Sunday, 20 July 2014

'Amadeus' at Chichester Festival Theatre

Yesterday we got the train down to Chichester in rural West Sussex to the shiny new Chichester Festival Theatre for the matinee performance of 'Amadeus' with Rupert Everett in the lead as Salieri. I've never seen the play or the film so I didn't know what to expect but I was hit quite forcefully by Rupert's tireless performance and his rage at God.

'Amadeus' is the tale of Mozart's period of living in Vienna as an adult after touring Europe as a child prodigy. Mozart escapes the authority of his father and marries for love in Vienna while continuing to seduce as many women as possible. Salieri rules the music scene in Vienna as the court composer who is driven to distraction by the perfection of Mozart's music and plots his downfall.

The story is told in flashback with Salieri an old man in a wheelchair who transforms into his younger self with a smudge of paint on his eyebrows, a dark wig and throwing off his dressing gown. He is transformed into the upright Salieri of his youth encountering Mozart for the first time and having to run from the salon because of the sheer beauty of Mozart's playing. Salieri had previously made a pact with God that he would become a great composer but, somehow, God has undermined this pact by throwing Mozart into the mix and Salieri comes to see this as a war against God who uses Mozart as his weapon.

In typical Faustian manner, as Salieri's star rises Mozart descends into drunkenness and poverty, eventually dying. But years later it's Mozart's music that is played everywhere and not Salieri's so his last throw of the dice is to claim that he killed Mozart so his name will live forever linked to his hated Mozart. It seems to have worked.

Rupert Everett is the star of the show, on stage the whole time in what must be an exhausting performance. He is haughty, charming, feeble when old and vigorous when in his prime. His is a commanding presence on that stylishly baroque stage with minimal scenery or props, a piano on stage much of the time, a few chairs, chandeliers in the air and glass sliding doors all delivering an impression of opulence and grandeur fit for the Austro-Hungarian Emperor in the 1780s.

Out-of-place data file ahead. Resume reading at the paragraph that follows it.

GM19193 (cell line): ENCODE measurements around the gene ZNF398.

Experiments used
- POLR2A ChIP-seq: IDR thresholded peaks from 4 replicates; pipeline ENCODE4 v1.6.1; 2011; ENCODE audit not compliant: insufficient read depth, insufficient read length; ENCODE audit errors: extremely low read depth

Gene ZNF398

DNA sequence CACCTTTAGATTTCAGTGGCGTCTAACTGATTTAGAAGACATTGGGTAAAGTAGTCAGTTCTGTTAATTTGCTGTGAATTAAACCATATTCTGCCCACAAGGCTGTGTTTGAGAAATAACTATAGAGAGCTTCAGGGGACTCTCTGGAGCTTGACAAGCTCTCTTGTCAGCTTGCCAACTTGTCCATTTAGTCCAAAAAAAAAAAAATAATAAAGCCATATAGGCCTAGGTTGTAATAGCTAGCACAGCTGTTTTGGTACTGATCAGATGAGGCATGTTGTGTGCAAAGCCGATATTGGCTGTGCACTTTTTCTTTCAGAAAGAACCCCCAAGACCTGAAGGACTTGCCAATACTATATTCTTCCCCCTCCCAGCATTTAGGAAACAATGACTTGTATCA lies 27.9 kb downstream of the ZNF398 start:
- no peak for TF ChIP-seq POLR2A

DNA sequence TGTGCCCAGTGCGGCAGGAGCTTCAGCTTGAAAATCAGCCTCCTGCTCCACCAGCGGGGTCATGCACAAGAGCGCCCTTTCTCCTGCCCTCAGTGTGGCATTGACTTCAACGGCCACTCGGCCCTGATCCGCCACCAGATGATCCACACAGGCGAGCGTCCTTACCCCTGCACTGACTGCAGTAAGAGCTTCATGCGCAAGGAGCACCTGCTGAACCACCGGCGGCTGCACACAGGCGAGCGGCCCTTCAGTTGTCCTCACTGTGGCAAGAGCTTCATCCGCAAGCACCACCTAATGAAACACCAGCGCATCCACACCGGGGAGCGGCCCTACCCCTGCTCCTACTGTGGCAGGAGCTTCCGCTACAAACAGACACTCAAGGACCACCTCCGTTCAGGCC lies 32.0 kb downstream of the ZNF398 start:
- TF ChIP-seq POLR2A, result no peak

We have the potty-mouthed, childish Mozart as the enfant-terrible and genius of music stamping round the stage talking about shit and spanking, bringing challenge to the musical establishment of the court and city of Vienna, so wanting to please but continually failing. Joshua McGuire is the grotesque of Mozart for most the play before he becomes a figure of pity in the final scenes, desperate to please but never able to do so. Jessie Buckley plays Mozart's long-suffering wife and very good she is too, clearly the more adult of the two lovers but also capable of descending into lewdness.  She plays a nice line between long-suffering wife and harlot and in the final scene we see her selling Mozart's scores by the note.

I thought the whole cast were great, with the twin chorus gentlemen in grey appearing and disappearing in a blink with news about Mozart, repeating what they say and swirling round in frock coats. Simon Jones was great as the Emperor, not engaged and avoiding any and all arguments or need to make a decision (I missed his dressing gown though).

I hope this production transfers to the West End soon. It's a short run at Chichester and is only on for another two weeks and is definitely worth seeing.

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